Christ Alone; The Only Gospel
Sermon shared by Patrick Mead
Summary: The nature of the true gospel of Jesus Christ
Audience: General adults
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Christ Alone: The Only Gospel
In the Fall of 1996, an interesting recipe book was published. The title is In Memory’s Kitchen. What is interesting about this book is that many of the recipes are incorrect. It is very probable that if you follow one of the recipes in this book that you will find the food unpalatable. The incorrect recipes are not a mistake by the publisher. They purposely published the incorrect recipes. You might ask yourselves why would anyone want to publish a recipe book with wrong recipes and why would anyone purchase such a book? The incorrect recipes are really what the book is all about.
The book is a compellation of recipes compiled by Jewish women who were put in the concentration camp by the Nazis. The camp was Terezin located in Czechoslovakia. Camp Terezin was a camp used to deceive the world. This camp had more freedoms than the other death camps. In spite of the freedoms, many still died, mostly of starvation.
One of the ways that the Jewish women dealt with their starvation was by remembering the recipes they used to cook when they were free. They wrote the recipes down and preserved them. All the recipes were written from memory and that is why many are incorrect. One of the ladies who was in the camp called the recipe compilation, “platonic cooking.”
The incorrect ingredients of the recipes In Memory’s Kitchen are a part of the story behind the recipes. This is one instance where being wrong is a good thing.
When it comes to the gospel of Jesus Christ, there is not room for being wrong. The ingredients that make up the gospel are essential, and any added ingredient or left out ingredients can have terrible consequences. The apostle Paul reveals this in Galatians 1:6-10.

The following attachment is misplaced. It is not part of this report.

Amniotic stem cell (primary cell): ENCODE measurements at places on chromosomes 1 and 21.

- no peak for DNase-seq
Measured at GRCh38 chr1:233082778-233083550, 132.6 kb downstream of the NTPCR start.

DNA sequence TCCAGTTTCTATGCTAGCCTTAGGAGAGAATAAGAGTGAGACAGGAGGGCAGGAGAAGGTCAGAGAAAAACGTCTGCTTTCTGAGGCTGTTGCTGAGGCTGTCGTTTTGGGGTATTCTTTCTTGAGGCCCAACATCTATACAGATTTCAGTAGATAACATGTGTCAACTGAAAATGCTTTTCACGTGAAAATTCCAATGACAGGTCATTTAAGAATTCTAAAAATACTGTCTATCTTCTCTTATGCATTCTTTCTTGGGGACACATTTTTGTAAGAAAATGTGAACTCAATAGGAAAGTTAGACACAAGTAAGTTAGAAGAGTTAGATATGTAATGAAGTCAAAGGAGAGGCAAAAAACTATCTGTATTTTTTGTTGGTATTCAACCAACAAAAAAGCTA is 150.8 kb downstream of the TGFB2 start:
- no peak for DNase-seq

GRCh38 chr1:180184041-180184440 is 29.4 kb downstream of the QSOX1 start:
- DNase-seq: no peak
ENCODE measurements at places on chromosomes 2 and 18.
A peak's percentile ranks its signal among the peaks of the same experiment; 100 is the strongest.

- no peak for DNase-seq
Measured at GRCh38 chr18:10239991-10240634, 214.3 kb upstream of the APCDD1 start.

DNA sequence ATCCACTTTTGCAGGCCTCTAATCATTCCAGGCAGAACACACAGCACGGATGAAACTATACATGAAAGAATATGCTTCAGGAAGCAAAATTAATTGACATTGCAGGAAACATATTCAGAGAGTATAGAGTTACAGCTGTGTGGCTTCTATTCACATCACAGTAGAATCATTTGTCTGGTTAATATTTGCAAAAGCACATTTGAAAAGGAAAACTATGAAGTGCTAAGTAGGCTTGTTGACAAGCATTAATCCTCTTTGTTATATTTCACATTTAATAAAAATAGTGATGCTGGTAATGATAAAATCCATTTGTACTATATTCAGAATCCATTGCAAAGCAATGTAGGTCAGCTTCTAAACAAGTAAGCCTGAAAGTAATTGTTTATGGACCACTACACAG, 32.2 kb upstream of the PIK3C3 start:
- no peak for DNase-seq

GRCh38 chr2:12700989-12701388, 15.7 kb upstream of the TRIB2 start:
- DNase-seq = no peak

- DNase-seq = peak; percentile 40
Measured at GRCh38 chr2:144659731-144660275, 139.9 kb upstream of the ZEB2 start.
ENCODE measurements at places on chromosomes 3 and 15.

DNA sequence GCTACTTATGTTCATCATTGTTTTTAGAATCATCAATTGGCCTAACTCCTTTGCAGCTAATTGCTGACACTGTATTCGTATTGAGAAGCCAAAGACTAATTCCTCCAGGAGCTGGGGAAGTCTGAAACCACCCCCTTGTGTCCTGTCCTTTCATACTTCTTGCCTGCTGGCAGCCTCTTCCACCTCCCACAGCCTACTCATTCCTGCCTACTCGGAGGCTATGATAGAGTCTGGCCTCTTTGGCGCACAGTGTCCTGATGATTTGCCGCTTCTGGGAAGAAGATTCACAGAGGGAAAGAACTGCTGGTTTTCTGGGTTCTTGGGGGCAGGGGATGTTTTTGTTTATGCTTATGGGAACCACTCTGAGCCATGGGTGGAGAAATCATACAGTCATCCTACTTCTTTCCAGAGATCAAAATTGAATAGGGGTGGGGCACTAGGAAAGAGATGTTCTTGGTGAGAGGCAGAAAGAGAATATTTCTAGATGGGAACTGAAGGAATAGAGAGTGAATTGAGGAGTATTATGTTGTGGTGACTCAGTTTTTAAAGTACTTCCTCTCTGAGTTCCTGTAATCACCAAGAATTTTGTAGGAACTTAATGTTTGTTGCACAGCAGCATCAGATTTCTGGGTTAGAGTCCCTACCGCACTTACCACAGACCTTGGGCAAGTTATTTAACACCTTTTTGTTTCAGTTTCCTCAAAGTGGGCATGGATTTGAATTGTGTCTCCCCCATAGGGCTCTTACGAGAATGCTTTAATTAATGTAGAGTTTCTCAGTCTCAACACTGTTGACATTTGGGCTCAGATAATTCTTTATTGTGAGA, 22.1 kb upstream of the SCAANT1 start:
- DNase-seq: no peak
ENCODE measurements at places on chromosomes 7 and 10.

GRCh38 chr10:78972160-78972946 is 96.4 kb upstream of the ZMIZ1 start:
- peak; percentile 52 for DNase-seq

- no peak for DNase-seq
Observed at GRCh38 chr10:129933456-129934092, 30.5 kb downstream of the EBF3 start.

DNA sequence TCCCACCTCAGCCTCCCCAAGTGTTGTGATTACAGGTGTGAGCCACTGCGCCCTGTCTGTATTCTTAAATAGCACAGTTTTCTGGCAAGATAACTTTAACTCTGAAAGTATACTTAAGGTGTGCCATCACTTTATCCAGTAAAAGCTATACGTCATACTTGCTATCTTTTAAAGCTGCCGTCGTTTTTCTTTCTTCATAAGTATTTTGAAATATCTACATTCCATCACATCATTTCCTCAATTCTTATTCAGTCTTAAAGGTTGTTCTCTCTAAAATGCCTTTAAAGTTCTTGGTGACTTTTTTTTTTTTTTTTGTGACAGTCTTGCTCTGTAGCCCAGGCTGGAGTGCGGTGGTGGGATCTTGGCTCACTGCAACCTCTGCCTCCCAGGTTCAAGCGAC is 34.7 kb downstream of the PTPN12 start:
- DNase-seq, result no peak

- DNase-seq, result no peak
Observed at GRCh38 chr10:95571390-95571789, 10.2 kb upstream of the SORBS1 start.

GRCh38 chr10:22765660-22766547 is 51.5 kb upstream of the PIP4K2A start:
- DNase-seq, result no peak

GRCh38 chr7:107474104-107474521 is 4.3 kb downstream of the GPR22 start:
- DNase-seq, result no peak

Galatians is unlike the other letters that Paul wrote to churches in that it is void of an opening thanksgiving section. One of the characteristics of Paul’s letters is that he opened them with commendation before he went into correction. This is not the case with Galatians. Paul doesn’t waist any time getting to the problem because the problem was so serious. The problem was false teachers coming in and giving different ingredients for salvation, ingredients that were opposite of the grace of God.
What Paul is concerned about is the nature of the good news of Jesus Christ . We call it the gospel. In verses six through nine the Greek word “ euangellion,” which we translate gospel is used no less than four times. The ingredients to the gospel are serious business. What is at stake is not unpalatable food, but the glory of Christ and a Christless eternity for souls . That is why Paul writes with such intensity and urgency. In verses six Paul addresses first the desertion of the gospel on the part of the Galatians.
I. The Desertion of the Gospel: It’s Criminal
Paul says in verse six, “I am amazed…” Paul begins by expressing his dismay of the conduct of the Galatians.
a. The Surprise of the Apostle
The Greek word is “ Thaumadzo.” Paul surprise is most likely united with criticism over the conduct of the believers who are receiving this letter. Paul expects a better conduct and behavior from those who have accepted the good news of Jesus Christ. He expects better behavior from them. The reason that he is surprised is found in the Galatians demise.
b. The Demise of the
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